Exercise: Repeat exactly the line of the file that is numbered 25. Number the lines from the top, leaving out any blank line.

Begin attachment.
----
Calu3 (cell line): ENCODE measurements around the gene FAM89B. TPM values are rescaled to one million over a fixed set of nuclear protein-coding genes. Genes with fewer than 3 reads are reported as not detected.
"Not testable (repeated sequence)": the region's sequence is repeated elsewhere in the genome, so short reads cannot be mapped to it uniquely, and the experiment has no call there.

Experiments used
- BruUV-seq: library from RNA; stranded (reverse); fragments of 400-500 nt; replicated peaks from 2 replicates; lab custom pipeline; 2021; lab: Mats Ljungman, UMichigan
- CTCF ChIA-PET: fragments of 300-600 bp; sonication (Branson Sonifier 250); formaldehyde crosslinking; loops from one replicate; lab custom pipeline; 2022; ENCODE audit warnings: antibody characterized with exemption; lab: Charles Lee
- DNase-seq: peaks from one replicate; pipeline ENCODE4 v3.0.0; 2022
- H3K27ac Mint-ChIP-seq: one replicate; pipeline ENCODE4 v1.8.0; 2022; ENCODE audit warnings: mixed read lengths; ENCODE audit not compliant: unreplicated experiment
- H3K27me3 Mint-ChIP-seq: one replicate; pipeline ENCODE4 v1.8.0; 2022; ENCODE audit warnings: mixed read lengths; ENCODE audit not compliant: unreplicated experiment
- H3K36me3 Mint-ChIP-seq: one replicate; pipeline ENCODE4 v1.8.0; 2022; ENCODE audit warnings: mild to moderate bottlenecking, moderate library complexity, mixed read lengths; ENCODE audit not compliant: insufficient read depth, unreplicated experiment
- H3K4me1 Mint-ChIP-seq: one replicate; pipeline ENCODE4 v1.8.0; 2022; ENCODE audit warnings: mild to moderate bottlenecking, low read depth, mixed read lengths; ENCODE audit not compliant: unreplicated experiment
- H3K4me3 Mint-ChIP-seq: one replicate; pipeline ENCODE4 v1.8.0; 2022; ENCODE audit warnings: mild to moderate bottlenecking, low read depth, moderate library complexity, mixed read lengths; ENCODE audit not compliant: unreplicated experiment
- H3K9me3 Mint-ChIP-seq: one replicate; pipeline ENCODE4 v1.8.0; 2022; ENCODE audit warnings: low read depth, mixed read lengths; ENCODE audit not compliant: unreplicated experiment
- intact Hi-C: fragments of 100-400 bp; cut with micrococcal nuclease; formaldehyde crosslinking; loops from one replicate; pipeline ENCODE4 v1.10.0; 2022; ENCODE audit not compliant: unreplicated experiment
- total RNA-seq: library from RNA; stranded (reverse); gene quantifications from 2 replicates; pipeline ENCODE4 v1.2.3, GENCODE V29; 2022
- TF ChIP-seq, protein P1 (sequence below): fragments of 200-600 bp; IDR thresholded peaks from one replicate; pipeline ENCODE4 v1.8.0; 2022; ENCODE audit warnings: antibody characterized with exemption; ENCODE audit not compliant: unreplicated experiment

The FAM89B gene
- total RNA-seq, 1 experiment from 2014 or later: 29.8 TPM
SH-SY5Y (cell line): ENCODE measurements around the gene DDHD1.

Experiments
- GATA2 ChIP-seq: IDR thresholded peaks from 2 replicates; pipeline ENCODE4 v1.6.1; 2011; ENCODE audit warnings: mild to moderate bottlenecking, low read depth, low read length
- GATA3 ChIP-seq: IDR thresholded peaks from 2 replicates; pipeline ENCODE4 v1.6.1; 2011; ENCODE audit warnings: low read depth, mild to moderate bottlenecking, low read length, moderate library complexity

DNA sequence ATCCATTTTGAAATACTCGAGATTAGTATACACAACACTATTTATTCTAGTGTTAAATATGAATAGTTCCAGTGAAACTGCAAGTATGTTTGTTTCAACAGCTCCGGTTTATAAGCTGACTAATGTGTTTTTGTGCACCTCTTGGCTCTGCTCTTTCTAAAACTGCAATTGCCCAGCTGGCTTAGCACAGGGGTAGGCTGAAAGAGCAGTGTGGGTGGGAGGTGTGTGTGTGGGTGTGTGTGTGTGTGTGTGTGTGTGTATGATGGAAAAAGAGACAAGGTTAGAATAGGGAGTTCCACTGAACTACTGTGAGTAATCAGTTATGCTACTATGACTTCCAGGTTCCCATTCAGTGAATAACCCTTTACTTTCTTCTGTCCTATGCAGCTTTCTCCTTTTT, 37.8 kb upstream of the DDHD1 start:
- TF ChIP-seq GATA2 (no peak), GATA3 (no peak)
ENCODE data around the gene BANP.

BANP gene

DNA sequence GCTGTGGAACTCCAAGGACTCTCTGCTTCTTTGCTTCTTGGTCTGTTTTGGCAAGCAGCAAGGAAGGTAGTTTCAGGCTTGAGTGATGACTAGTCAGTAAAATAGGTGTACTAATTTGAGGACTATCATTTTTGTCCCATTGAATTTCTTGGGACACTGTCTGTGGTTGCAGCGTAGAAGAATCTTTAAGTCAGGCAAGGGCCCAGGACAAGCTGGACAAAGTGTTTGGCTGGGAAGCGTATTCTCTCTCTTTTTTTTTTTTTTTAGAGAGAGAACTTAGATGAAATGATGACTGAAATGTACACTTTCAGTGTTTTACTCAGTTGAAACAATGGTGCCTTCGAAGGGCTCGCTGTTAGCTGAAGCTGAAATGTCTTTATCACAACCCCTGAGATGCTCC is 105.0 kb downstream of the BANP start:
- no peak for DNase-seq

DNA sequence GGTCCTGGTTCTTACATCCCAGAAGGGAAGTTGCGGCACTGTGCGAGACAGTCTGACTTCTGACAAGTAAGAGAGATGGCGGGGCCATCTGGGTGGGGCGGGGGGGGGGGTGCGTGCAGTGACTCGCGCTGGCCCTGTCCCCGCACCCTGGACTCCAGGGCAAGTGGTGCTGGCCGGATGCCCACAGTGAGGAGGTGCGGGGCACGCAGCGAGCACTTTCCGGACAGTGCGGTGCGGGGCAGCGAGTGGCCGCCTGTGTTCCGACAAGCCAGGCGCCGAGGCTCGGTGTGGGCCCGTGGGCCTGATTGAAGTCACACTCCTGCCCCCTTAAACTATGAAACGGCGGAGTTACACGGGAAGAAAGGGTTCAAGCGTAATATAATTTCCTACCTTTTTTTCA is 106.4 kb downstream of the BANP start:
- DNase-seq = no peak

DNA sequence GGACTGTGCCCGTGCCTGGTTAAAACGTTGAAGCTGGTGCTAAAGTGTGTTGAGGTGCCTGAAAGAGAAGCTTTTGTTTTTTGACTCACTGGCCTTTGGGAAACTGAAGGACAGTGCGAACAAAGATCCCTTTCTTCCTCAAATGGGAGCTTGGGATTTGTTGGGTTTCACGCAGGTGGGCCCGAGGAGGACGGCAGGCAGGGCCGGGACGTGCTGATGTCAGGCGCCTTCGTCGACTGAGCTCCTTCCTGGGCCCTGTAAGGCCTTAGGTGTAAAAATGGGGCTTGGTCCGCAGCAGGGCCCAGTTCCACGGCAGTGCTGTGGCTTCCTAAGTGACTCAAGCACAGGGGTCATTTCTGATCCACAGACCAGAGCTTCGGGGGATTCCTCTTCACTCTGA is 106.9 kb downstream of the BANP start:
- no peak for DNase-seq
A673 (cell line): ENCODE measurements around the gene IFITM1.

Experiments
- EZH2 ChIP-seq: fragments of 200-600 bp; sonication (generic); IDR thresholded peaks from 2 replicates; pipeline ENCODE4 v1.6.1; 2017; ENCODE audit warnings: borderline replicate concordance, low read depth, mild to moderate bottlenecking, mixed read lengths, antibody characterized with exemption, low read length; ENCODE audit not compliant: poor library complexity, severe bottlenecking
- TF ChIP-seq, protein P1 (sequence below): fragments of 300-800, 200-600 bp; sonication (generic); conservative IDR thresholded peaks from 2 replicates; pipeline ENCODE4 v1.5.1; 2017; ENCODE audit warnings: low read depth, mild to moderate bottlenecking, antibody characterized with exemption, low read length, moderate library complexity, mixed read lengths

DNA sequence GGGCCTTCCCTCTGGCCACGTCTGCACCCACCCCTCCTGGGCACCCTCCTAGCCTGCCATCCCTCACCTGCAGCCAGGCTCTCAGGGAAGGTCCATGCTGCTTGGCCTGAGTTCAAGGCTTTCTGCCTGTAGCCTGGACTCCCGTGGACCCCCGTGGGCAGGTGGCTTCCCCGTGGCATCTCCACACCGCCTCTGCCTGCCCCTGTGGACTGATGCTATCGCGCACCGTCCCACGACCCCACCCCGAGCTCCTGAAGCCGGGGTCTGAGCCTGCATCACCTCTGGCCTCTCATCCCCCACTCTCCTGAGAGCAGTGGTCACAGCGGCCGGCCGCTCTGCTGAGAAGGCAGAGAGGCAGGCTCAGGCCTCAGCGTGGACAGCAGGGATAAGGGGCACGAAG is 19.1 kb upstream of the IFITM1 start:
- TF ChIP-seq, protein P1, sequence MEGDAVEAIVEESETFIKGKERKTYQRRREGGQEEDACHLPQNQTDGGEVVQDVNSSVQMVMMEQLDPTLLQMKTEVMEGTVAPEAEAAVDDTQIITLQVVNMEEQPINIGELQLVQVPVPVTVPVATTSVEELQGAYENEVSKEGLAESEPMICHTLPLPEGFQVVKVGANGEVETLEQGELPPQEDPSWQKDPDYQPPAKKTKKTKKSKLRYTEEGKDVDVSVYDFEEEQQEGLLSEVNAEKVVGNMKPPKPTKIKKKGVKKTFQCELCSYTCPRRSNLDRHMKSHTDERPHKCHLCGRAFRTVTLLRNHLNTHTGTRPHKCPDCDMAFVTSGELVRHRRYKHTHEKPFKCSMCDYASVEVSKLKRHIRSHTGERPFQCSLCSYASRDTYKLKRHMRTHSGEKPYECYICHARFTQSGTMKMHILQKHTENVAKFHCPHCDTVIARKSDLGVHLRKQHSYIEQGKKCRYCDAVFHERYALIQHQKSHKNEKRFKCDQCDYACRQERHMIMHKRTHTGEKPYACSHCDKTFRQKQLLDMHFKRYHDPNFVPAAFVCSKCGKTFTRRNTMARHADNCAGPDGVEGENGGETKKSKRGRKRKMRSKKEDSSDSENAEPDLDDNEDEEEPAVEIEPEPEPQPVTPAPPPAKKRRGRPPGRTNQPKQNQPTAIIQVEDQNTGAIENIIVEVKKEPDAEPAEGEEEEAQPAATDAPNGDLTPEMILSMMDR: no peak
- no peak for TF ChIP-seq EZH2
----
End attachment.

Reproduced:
BANP gene